RT interviews Tom Lacy, vice president, Neurology/Sleep Division, Bio-logic Systems Corp.

 According to Internet folklore, Microsoft chairman and chief software architect Bill Gates reportedly once said that “If GM had kept up with the technology like the computer industry has, we would all be driving $25 cars that got 1,000 miles to the gallon.” However, in the race to keep up with constantly changing technology, it can seem as though computers get only 10 miles to the gallon. RT magazine spoke with Tom Lacy, vice president of the Neurology/Sleep Division at Bio-logic Systems Corp, Mundelein, Ill, about how the computerized neurodiagnostic testing systems company helps keep respiratory specialists up to date.

Q: How do rapid technology advancements affect sleep specialists both positively and negatively?

A: The rapid advances in technology we have seen over the past few years have been very positive for sleep medicine. Although it takes good planning to keep a laboratory on the cutting edge of new technology, the benefits in productivity and better patient care far outweigh the costs and effort.

Q: As computers quickly get replaced with newer systems, how can respiratory specialists fight computer obsolescence?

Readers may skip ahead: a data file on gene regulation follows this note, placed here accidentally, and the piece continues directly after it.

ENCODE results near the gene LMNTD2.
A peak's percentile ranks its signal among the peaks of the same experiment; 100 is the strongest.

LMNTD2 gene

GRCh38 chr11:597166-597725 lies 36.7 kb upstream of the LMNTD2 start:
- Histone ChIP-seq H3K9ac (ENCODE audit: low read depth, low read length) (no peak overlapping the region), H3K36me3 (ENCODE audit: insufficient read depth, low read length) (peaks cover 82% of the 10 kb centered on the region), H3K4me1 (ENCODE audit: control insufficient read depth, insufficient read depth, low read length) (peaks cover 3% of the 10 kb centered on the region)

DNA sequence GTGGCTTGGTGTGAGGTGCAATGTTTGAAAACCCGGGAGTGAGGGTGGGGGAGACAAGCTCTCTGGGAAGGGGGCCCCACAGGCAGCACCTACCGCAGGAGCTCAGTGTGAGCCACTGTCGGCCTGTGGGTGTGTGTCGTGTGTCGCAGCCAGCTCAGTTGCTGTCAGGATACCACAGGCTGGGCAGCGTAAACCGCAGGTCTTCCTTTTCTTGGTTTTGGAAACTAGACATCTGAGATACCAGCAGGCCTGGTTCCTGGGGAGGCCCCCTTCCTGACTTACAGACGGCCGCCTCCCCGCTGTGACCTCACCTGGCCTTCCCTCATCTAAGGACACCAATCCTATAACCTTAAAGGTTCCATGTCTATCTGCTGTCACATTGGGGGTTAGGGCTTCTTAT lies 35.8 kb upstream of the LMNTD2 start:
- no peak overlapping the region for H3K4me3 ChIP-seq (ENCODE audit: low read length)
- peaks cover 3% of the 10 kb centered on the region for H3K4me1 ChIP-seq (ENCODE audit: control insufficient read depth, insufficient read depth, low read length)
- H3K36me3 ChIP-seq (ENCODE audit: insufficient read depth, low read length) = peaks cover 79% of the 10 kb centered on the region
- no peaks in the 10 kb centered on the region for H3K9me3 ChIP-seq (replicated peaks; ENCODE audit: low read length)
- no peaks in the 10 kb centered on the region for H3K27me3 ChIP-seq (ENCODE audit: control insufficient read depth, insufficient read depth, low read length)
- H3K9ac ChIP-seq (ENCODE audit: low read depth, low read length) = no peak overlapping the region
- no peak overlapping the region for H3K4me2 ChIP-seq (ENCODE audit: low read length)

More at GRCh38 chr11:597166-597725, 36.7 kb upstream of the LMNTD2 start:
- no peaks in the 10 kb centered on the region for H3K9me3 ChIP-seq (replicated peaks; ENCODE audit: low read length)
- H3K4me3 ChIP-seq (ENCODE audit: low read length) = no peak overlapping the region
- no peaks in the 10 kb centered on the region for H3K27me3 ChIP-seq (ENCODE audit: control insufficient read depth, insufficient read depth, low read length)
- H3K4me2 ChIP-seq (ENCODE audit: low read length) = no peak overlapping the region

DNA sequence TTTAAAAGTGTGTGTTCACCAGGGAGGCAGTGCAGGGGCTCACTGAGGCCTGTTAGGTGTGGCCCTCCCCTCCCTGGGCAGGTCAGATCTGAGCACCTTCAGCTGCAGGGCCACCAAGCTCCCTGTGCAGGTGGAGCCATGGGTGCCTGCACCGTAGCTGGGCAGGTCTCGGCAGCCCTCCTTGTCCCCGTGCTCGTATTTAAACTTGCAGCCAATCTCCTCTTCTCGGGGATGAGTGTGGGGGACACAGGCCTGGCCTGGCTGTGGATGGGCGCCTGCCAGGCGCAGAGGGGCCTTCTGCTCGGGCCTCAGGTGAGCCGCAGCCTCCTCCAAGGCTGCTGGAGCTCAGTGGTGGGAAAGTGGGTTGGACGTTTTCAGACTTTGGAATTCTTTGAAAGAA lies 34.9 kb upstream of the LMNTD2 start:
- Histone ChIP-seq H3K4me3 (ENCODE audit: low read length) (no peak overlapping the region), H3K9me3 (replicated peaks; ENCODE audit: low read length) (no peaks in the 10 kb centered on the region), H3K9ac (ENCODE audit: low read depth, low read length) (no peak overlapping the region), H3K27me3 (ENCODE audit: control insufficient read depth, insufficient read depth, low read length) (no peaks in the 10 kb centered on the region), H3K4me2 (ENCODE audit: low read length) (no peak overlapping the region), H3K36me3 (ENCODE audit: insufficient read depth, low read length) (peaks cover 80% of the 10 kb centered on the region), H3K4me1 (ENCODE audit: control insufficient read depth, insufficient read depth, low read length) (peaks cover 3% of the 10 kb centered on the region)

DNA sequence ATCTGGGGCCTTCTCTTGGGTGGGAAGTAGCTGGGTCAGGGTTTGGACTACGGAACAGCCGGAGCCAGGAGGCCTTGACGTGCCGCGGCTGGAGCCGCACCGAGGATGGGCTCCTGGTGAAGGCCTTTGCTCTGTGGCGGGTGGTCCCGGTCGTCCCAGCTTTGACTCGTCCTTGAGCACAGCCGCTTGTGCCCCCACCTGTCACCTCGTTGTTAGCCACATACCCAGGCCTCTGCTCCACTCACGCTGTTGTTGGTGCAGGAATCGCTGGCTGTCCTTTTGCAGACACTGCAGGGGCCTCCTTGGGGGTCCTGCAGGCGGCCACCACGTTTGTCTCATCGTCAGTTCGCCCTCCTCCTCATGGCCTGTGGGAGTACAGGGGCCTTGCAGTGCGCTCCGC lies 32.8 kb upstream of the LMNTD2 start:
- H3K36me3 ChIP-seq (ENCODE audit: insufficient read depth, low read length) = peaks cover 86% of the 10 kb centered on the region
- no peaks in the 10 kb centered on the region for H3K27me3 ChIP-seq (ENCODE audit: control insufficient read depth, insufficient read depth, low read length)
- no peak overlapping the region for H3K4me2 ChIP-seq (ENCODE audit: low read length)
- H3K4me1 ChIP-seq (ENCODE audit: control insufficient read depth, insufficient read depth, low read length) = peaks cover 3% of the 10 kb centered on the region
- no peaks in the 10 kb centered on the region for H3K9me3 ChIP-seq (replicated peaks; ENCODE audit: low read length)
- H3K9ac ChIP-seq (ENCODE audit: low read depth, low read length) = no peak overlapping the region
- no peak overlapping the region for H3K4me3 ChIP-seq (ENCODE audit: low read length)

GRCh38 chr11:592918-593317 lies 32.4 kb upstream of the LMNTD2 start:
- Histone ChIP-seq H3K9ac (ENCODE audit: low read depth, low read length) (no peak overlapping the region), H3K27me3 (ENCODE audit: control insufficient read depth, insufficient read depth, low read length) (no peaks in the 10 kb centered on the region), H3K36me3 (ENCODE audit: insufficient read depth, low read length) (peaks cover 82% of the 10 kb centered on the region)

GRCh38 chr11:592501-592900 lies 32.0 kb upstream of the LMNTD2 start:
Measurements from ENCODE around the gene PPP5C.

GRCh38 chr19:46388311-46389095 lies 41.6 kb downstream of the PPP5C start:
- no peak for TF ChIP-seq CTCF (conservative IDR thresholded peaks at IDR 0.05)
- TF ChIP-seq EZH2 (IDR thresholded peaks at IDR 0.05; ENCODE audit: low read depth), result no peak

A: It is important to plan for computer and software upgrades at the time of the initial equipment purchase. Often, investing a little more up front will save a great deal in the long run and allow the laboratory to remain current over a long period of time. For example, one of Bio-logic’s maintenance agreement options includes planned annual software upgrades, along with a complete computer, software, and operating system upgrade after 36 months. When considering new equipment, the laboratory should have a clear understanding of the upgrade path available as well as the associated costs.

Q: When Bio-Logic provides a whole new computer, what happens to the information stored on the old computer? Can it be transferred?

A: Existing files can be readily moved to the new computer and, in almost all cases, they are compatible with the new software. Also, provisions have been made for transferring system settings, default values, and montages to minimize the setup time for the new computer. Often, it is as easy as unplugging the amplifier, monitor, mouse, and keyboard from the existing computer and plugging them into a new one with the latest features, operating system, and software.

Q: What other technology advancements can respiratory specialists look for soon?

A: We should expect continued advancements in both software and hardware. New software tools such as XML technology, for example, will result in faster and more intuitive user interfaces. Some of the newer amplifier designs are self-contained systems that don’t require specialized boards or other components in the computer. This not only makes it easier to upgrade the computer, but also reduces the time required to incorporate new computer industry technology as it is developed. Bio-logic’s amplifier system employs an Ethernet connection to communicate with the computer. An obvious next step is wireless Ethernet, which will provide significant advantages in patient management, flexibility, and work flow.